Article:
2. Personal protective Equipment or rescue equipment not being used, not available of appropriate type, improperly used, or in disrepair.
This means that any ability and knowledge for this has to be taught on board often by those with no experience either.
The Management of Enclosed Spaces
At sea, this is not yet seen as a problem that assists with the prevention of accidents in these spaces yet as has been shown, in many cases, it is the lack of knowledge of a space that has contributed towards an accident and hindered the rescue attempt.
As many surveyors will know, each space on a ship can present different problems. Ladders may have rungs missing. One entry point may be difficult and another easier. Walkways may be unguarded in one space but guarded in another. Ventilation and lighting differ. There are so many variables yet too often we find that a risk assessment is made to cover all spaces and no detail of individual spaces and their problems recorded.
This meant that when entry was required, especially by those unfamiliar with a space, there was no information that could be given prior to entry to enable that person to understand what particular problem would be encountered.
Based on MRSL’s experiences on many ships and rigs, a computerised management system has been designed to enable all such information to be recorded on each space and better still to allow such information to accumulate over time and not leave the ship with each change of personnel.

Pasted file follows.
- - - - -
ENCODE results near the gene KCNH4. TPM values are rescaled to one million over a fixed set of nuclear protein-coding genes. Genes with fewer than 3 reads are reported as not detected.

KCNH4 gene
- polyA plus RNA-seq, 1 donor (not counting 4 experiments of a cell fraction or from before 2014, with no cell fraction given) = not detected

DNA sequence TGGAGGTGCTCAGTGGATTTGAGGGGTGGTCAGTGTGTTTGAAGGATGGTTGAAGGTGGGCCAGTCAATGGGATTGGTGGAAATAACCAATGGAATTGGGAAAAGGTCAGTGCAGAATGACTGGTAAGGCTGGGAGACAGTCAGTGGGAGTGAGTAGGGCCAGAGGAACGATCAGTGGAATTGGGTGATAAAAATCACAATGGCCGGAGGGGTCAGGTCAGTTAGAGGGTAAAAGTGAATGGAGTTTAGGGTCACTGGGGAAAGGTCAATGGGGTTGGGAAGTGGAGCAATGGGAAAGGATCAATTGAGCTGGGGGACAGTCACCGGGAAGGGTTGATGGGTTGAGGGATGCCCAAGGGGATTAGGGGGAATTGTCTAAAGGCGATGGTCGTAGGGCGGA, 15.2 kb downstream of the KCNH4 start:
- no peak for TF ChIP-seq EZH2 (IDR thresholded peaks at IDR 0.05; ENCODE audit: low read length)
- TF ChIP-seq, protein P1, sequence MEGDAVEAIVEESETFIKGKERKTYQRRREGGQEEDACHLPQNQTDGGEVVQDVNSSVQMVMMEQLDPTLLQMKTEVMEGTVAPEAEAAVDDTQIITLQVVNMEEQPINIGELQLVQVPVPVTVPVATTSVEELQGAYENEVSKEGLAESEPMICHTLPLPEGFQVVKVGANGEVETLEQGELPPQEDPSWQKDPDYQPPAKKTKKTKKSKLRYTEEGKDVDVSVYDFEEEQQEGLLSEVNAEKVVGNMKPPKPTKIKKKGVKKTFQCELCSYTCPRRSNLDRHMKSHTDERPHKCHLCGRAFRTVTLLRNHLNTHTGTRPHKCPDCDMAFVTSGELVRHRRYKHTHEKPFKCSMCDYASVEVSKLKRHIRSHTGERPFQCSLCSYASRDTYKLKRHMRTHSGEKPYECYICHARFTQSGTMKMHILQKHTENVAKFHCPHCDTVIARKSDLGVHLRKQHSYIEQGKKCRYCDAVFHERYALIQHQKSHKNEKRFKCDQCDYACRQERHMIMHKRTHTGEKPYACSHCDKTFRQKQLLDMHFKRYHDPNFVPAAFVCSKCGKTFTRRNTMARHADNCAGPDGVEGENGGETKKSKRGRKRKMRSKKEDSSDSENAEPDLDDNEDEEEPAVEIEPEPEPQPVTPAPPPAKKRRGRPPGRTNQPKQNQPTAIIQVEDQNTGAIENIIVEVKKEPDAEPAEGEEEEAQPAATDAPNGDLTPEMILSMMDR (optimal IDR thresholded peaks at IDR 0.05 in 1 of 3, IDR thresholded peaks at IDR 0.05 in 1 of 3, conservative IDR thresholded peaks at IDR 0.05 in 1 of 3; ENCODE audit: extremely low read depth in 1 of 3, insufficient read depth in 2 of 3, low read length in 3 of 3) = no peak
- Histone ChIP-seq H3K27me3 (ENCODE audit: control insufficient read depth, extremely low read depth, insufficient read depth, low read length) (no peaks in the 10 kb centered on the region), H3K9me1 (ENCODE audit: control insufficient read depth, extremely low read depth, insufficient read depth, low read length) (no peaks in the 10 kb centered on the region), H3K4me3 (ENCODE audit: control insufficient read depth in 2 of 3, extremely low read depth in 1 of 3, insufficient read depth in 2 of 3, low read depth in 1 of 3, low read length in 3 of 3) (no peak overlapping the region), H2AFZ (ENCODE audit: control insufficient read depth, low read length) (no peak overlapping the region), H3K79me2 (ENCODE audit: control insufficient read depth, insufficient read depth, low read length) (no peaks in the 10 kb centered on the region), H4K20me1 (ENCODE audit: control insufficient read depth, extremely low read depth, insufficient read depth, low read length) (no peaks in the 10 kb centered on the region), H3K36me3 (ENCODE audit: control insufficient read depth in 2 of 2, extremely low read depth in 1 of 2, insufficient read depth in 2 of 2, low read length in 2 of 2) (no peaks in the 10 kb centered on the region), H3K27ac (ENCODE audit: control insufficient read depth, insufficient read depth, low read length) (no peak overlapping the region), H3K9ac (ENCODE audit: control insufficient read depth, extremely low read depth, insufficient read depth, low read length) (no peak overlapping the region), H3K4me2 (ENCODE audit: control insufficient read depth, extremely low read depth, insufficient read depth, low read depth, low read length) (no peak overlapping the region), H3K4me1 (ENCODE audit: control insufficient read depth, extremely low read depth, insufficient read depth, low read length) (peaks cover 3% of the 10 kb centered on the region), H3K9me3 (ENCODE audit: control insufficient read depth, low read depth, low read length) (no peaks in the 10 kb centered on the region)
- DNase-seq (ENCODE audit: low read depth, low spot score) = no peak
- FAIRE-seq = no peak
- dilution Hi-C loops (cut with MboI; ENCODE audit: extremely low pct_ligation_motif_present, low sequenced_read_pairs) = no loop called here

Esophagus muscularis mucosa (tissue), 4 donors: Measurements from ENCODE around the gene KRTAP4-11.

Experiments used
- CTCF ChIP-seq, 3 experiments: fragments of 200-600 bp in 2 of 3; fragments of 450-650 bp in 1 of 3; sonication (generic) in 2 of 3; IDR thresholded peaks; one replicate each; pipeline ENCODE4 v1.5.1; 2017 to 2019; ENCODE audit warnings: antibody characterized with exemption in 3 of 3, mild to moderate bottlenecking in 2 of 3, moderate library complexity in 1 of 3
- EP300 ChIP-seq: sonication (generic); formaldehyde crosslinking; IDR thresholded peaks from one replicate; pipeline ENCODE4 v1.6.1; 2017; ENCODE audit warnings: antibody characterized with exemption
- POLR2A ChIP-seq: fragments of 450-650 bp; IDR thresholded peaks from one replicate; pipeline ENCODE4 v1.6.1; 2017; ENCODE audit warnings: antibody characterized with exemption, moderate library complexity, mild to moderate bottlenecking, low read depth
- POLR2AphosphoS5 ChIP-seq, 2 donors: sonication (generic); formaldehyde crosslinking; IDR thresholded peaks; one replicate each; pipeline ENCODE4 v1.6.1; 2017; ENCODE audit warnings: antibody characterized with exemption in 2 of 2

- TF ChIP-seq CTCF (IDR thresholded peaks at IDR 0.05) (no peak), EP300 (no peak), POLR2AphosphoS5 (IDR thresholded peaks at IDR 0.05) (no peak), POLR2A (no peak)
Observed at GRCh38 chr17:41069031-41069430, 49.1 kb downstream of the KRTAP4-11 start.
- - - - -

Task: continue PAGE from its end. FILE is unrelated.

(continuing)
Better still the required documentation for entry such as work permits can be printed out together with a report of any particular space and forwarded ahead of the ships arrival at a port where the space will be entered. This enables those about to enter have a preliminary report on the space and any pertinent information. If there is any perceived problem it at least allows this to be discussed with the ship managers prior to the ships arrival and, if necessary either rectified or precautions such as a standby rescue team or specialist equipment be supplied.
There is however a motto beloved of ship owners and managers. ‘If it is not legally required, then don’t supply it.’
The answers, as always, are in equipment and training. Safety conscious companies will do what they can but it is always the same few companies that do this while many do not. If a ship does not have the correct equipment and there is a serious doubt that a rescue can be affected from a space that crew are entering, then if a full check of the entire space cannot be carried out properly, it must be questioned as to why persons are willing to enter that space, regardless of the seemingly urgency of the task.
Those most at risk are the shore personnel, such as surveyors, who attend a vessel for a few hours, with no knowledge of that specific ship and the spaces, and have to enter spaces and are reliant on the crew to respond aptly and promptly in an emergency.